Posts RSS Comments RSS 253 Posts and 408 Comments till now

More Powershell RegEx fun (playing with ‘route Print’)

A problem come that required me to check the routing table on a large number of machines. My first thought was to try to find a .NET class to dump the table, but alas I could not find any class to do what I wanted. That was a bummer but not unexpected so I decided to just use ol’faithful psexec.exe (Found here.)

Now, for those of you that have used ‘route print’ before you know the output is well… verbose :) and clearly that would not be very helpful for filtering.


Enter ‘Get-RouteTable” (found below)

I share this, not so much because I found it incredibly useful (although I did,) but because it illustrates what I have found to be a great way of creating complex Regular Expressions (for the sake of brevity I will use RegEX for the rest of the article.)

My approach is quiet simple. Create a string object for the RegEx and build the Regex over time testing each section.

Lets take this string for example

Active Routes:
Network Destination        Netmask                 Gateway          Interface            Metric
          0.0.0.0                   0.0.0.0                    192.168.1.1     192.168.1.13     25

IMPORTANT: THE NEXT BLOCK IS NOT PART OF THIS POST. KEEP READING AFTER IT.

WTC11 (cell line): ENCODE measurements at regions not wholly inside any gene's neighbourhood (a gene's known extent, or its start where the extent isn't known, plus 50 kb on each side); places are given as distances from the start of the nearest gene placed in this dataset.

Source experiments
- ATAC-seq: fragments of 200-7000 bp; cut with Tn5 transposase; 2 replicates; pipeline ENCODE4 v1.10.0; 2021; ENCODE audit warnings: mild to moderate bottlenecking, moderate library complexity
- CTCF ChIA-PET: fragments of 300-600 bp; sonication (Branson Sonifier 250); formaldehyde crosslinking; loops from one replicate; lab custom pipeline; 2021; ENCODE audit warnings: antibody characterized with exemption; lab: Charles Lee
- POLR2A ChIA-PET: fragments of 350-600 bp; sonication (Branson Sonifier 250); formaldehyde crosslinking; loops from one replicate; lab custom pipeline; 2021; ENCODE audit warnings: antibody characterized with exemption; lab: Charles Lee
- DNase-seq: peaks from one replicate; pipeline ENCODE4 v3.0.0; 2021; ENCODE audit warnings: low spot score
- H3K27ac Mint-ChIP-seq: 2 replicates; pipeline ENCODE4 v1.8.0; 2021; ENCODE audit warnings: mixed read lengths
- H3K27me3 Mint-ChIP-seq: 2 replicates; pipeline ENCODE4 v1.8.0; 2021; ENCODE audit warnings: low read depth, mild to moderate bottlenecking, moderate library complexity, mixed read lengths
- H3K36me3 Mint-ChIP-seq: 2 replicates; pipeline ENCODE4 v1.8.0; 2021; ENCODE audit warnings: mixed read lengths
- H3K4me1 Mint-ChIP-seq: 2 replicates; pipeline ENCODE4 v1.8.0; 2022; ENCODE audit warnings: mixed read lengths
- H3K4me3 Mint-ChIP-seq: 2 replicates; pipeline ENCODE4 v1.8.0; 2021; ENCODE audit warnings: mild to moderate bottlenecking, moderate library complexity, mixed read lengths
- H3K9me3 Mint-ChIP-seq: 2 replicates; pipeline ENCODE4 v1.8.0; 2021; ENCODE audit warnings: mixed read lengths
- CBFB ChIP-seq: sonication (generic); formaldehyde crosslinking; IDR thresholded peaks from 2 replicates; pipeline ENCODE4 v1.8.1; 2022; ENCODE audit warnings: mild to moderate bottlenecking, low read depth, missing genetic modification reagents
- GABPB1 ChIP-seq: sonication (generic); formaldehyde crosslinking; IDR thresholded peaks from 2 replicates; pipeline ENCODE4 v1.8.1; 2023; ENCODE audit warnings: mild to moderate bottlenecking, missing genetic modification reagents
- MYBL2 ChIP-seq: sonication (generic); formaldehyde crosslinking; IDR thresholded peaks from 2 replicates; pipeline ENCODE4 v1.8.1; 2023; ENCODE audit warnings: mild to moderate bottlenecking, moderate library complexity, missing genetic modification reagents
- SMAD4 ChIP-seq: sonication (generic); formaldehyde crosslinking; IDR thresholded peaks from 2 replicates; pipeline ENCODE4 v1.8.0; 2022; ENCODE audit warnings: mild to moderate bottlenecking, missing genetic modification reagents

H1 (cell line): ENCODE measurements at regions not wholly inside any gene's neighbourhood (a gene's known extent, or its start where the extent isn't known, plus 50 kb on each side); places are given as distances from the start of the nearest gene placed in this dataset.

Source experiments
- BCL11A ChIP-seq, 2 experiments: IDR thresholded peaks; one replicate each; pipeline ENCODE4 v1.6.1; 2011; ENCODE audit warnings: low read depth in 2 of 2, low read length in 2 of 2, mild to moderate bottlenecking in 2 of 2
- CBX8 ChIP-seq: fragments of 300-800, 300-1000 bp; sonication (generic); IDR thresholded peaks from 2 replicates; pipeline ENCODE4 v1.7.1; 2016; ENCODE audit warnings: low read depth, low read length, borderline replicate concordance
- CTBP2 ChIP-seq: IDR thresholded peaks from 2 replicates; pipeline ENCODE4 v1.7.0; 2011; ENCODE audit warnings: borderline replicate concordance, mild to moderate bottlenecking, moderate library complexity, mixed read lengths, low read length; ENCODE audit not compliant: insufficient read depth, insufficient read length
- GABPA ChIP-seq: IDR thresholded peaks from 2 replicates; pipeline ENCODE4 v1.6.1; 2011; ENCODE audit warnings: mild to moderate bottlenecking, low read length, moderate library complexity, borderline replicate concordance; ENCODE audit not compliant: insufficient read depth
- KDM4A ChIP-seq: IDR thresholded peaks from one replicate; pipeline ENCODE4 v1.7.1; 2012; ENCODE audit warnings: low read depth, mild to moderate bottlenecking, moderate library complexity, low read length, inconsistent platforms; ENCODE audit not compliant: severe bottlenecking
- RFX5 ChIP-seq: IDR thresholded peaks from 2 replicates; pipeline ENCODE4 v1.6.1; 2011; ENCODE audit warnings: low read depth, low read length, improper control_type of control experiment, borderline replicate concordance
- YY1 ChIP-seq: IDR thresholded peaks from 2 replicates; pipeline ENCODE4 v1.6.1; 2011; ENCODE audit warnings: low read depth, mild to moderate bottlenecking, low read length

127.0.0.0                 255.0.0.0                127.0.0.1          127.0.0.1           306
        127.0.0.1                 255.255.255.255    127.0.0.1           127.0.0.1           306

I wanted to extract the Network Destination, Netmask, Gateway, Interface, and Metric and make them properties on a custom object. How does one go about that? One way is to create a regular expression with labels and use $matches to extract the information. This is route I took, but instead of trying to write a single complex RegEx and then trouble-shooting it for hours I decided to break down the regular expression into bite size chunks.

To show you what I mean by complex… here is the RegEx you end up with

“^\s+(?<Network>\d{1,3}\.\d{1,3}\.\d{1,3}\.\d{1,3})\s+(?<NetMask>\d{1,3}\.\d{1,3}\.\d{1,3}\.\d{1,3})\s+(?<Gateway>\d{1,3
}\.\d{1,3}\.\d{1,3}\.\d{1,3})\s+(?<Interface>\d{1,3}\.\d{1,3}\.\d{1,3}\.\d{1,3})\s+(?<Metric>\d{1,4})$”

As you can this is fairly complex and could be a HUGE pain to trouble shoot.

Following my approach you break down. First you add the begin and end to the regex

$DiscoverRoute  = “^\s+”

$DiscoverRoute += “.+$”

The next step is we add a label and pattern for the “Network Destination” and test

$DiscoverRoute  = “^\s+”

$DiscoverRoute += “(?<Network>\d{1,3}\.\d{1,3}\.\d{1,3}\.\d{1,3})\s+”